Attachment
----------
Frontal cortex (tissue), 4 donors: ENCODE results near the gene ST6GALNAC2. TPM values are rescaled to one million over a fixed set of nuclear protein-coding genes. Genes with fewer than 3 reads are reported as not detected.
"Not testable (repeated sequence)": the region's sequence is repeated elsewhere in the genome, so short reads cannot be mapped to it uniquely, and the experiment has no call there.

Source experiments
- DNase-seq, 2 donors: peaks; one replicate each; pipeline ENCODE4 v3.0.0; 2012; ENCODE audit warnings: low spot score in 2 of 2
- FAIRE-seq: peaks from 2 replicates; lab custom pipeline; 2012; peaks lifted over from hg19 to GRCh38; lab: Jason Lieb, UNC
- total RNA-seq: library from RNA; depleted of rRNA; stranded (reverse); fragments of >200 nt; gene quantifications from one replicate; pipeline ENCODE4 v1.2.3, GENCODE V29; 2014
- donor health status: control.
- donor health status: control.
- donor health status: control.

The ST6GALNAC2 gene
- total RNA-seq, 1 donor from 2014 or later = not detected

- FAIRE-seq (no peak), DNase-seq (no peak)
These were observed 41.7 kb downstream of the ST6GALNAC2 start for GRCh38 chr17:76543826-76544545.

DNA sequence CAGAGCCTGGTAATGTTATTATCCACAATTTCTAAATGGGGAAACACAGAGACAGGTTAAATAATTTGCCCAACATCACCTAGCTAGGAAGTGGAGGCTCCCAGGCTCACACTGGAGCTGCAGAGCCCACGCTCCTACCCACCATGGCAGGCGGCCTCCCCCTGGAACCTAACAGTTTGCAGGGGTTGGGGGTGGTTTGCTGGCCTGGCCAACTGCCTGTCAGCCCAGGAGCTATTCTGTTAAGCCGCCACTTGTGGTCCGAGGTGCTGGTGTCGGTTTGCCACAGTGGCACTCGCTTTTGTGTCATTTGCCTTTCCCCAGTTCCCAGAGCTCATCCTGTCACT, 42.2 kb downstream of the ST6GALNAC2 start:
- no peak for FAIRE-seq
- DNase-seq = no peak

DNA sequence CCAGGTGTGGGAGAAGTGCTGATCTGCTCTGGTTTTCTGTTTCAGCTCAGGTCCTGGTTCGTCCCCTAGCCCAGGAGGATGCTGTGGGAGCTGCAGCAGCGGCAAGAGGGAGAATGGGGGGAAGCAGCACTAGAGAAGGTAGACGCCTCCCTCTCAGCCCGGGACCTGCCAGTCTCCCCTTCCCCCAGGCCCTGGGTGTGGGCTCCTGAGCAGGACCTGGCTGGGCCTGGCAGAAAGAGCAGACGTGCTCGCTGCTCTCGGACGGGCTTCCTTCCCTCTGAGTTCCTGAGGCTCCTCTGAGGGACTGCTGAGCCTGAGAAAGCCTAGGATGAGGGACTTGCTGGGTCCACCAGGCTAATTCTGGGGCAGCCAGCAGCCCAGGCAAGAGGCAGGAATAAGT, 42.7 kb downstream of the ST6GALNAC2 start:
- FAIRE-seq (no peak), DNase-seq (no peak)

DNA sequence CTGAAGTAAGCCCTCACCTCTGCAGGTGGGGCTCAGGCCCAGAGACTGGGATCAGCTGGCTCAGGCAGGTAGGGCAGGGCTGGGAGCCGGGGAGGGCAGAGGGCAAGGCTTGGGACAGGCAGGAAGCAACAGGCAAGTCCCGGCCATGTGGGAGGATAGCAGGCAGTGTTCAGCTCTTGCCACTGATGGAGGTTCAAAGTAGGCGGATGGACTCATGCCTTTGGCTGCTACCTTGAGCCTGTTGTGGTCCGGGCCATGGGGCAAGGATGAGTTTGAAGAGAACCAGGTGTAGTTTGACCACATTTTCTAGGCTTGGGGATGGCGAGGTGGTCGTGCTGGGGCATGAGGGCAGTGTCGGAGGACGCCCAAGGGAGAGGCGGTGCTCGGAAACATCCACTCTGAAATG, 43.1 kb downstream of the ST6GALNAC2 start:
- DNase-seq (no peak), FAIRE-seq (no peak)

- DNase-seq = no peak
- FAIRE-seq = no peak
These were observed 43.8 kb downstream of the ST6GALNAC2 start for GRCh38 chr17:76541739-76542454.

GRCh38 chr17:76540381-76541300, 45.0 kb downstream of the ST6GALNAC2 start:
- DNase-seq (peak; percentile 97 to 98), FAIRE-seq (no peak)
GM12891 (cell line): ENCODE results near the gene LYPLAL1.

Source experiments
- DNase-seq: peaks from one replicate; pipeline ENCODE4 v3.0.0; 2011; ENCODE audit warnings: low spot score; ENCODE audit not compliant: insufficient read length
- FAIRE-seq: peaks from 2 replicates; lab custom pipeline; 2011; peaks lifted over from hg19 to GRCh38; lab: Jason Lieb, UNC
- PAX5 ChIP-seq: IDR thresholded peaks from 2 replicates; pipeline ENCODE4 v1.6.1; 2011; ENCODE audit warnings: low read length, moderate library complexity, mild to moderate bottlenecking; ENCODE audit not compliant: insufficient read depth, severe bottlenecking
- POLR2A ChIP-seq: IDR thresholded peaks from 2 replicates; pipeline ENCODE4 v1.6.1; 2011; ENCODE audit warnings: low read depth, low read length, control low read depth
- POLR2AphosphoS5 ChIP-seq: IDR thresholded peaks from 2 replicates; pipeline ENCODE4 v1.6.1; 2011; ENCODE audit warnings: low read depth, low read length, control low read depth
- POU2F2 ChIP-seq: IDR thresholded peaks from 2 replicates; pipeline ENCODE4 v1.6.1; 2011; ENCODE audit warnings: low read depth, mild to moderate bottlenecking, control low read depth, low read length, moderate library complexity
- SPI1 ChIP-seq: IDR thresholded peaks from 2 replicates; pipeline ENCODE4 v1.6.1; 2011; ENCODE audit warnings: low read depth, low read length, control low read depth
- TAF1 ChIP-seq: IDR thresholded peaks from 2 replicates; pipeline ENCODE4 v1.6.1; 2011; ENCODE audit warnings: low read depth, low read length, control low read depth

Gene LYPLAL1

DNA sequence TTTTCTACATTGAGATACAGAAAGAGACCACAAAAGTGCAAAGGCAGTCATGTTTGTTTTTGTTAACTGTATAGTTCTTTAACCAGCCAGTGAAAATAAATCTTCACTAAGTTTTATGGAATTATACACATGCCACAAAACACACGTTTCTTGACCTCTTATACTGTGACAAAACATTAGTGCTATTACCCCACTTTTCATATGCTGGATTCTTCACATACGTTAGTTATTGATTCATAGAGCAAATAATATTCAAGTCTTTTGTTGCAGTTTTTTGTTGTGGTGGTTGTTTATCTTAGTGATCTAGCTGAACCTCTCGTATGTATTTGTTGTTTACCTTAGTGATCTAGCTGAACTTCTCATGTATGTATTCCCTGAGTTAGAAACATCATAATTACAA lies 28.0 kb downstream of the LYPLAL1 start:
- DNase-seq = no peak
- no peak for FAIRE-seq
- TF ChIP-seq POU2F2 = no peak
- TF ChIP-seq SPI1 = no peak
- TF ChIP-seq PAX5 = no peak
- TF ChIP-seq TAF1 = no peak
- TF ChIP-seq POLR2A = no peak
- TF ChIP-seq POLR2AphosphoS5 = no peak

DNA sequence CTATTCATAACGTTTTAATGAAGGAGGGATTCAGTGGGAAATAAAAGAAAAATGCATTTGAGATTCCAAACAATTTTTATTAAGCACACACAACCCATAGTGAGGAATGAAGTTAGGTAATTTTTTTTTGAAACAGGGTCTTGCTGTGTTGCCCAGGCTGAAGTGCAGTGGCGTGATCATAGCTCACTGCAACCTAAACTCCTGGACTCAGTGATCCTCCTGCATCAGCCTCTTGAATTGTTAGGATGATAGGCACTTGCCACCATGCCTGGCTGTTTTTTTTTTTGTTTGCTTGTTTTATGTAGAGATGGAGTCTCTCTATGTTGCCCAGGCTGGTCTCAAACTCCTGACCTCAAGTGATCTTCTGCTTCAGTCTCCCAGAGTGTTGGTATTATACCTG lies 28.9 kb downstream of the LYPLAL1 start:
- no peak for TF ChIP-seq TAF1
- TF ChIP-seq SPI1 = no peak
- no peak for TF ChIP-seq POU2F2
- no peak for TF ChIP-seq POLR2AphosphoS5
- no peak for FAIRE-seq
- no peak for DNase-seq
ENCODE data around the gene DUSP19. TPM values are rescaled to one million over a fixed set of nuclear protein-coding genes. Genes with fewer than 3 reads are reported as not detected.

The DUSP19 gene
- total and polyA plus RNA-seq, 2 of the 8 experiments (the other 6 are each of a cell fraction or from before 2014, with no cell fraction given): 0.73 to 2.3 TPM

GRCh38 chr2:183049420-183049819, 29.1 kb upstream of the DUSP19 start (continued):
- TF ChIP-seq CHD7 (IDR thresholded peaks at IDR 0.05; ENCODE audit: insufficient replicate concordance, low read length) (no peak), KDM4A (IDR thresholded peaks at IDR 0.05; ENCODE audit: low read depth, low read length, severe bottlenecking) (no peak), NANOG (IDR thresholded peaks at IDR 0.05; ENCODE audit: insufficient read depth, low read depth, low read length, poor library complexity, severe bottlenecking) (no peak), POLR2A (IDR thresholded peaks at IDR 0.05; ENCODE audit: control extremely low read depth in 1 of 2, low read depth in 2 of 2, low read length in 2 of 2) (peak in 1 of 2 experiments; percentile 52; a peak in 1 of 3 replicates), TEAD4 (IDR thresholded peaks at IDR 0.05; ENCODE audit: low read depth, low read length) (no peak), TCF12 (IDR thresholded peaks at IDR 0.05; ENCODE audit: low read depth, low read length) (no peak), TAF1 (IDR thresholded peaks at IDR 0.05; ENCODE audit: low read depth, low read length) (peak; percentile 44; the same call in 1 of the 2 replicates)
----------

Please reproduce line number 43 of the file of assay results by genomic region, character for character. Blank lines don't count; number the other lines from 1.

- TF ChIP-seq TAF1 = no peak